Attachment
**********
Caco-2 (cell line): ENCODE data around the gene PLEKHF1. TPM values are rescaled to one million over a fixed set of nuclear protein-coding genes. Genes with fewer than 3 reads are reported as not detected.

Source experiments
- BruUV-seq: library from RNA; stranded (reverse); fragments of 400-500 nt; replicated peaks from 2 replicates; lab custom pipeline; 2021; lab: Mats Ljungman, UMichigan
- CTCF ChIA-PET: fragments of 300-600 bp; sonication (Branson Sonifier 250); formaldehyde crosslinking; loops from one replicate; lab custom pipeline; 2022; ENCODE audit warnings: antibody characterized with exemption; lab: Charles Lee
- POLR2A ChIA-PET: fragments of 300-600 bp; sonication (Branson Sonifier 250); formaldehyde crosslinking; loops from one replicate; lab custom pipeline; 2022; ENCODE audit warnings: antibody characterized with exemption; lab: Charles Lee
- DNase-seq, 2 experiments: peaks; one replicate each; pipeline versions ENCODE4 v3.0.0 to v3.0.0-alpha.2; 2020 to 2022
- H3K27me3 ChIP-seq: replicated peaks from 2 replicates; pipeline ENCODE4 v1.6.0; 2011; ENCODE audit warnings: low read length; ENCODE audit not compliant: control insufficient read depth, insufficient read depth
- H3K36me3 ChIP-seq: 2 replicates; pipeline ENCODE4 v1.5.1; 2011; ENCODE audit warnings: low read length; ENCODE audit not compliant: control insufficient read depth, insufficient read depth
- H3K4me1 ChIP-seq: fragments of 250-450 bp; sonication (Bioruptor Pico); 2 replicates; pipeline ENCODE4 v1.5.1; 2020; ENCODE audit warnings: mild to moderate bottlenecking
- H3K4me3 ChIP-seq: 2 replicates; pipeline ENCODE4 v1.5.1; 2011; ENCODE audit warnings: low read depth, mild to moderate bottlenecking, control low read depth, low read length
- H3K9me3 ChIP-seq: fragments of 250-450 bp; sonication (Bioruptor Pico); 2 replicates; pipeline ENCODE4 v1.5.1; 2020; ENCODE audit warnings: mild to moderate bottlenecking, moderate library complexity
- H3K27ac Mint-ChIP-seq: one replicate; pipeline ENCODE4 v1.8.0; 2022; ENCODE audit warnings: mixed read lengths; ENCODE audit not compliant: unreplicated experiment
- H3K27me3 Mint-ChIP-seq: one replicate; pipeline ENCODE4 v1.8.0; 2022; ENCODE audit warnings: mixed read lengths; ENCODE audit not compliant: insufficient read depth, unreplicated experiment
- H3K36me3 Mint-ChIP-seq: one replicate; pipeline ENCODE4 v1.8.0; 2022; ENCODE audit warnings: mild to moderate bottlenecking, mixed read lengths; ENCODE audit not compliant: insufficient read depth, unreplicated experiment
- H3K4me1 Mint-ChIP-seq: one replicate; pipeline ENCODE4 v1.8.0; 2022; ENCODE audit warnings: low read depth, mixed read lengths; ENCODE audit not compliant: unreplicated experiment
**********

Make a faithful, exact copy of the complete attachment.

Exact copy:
Caco-2 (cell line): ENCODE data around the gene PLEKHF1. TPM values are rescaled to one million over a fixed set of nuclear protein-coding genes. Genes with fewer than 3 reads are reported as not detected.

Source experiments
- BruUV-seq: library from RNA; stranded (reverse); fragments of 400-500 nt; replicated peaks from 2 replicates; lab custom pipeline; 2021; lab: Mats Ljungman, UMichigan
- CTCF ChIA-PET: fragments of 300-600 bp; sonication (Branson Sonifier 250); formaldehyde crosslinking; loops from one replicate; lab custom pipeline; 2022; ENCODE audit warnings: antibody characterized with exemption; lab: Charles Lee
- POLR2A ChIA-PET: fragments of 300-600 bp; sonication (Branson Sonifier 250); formaldehyde crosslinking; loops from one replicate; lab custom pipeline; 2022; ENCODE audit warnings: antibody characterized with exemption; lab: Charles Lee
- DNase-seq, 2 experiments: peaks; one replicate each; pipeline versions ENCODE4 v3.0.0 to v3.0.0-alpha.2; 2020 to 2022
- H3K27me3 ChIP-seq: replicated peaks from 2 replicates; pipeline ENCODE4 v1.6.0; 2011; ENCODE audit warnings: low read length; ENCODE audit not compliant: control insufficient read depth, insufficient read depth
- H3K36me3 ChIP-seq: 2 replicates; pipeline ENCODE4 v1.5.1; 2011; ENCODE audit warnings: low read length; ENCODE audit not compliant: control insufficient read depth, insufficient read depth
- H3K4me1 ChIP-seq: fragments of 250-450 bp; sonication (Bioruptor Pico); 2 replicates; pipeline ENCODE4 v1.5.1; 2020; ENCODE audit warnings: mild to moderate bottlenecking
- H3K4me3 ChIP-seq: 2 replicates; pipeline ENCODE4 v1.5.1; 2011; ENCODE audit warnings: low read depth, mild to moderate bottlenecking, control low read depth, low read length
- H3K9me3 ChIP-seq: fragments of 250-450 bp; sonication (Bioruptor Pico); 2 replicates; pipeline ENCODE4 v1.5.1; 2020; ENCODE audit warnings: mild to moderate bottlenecking, moderate library complexity
- H3K27ac Mint-ChIP-seq: one replicate; pipeline ENCODE4 v1.8.0; 2022; ENCODE audit warnings: mixed read lengths; ENCODE audit not compliant: unreplicated experiment
- H3K27me3 Mint-ChIP-seq: one replicate; pipeline ENCODE4 v1.8.0; 2022; ENCODE audit warnings: mixed read lengths; ENCODE audit not compliant: insufficient read depth, unreplicated experiment
- H3K36me3 Mint-ChIP-seq: one replicate; pipeline ENCODE4 v1.8.0; 2022; ENCODE audit warnings: mild to moderate bottlenecking, mixed read lengths; ENCODE audit not compliant: insufficient read depth, unreplicated experiment
- H3K4me1 Mint-ChIP-seq: one replicate; pipeline ENCODE4 v1.8.0; 2022; ENCODE audit warnings: low read depth, mixed read lengths; ENCODE audit not compliant: unreplicated experiment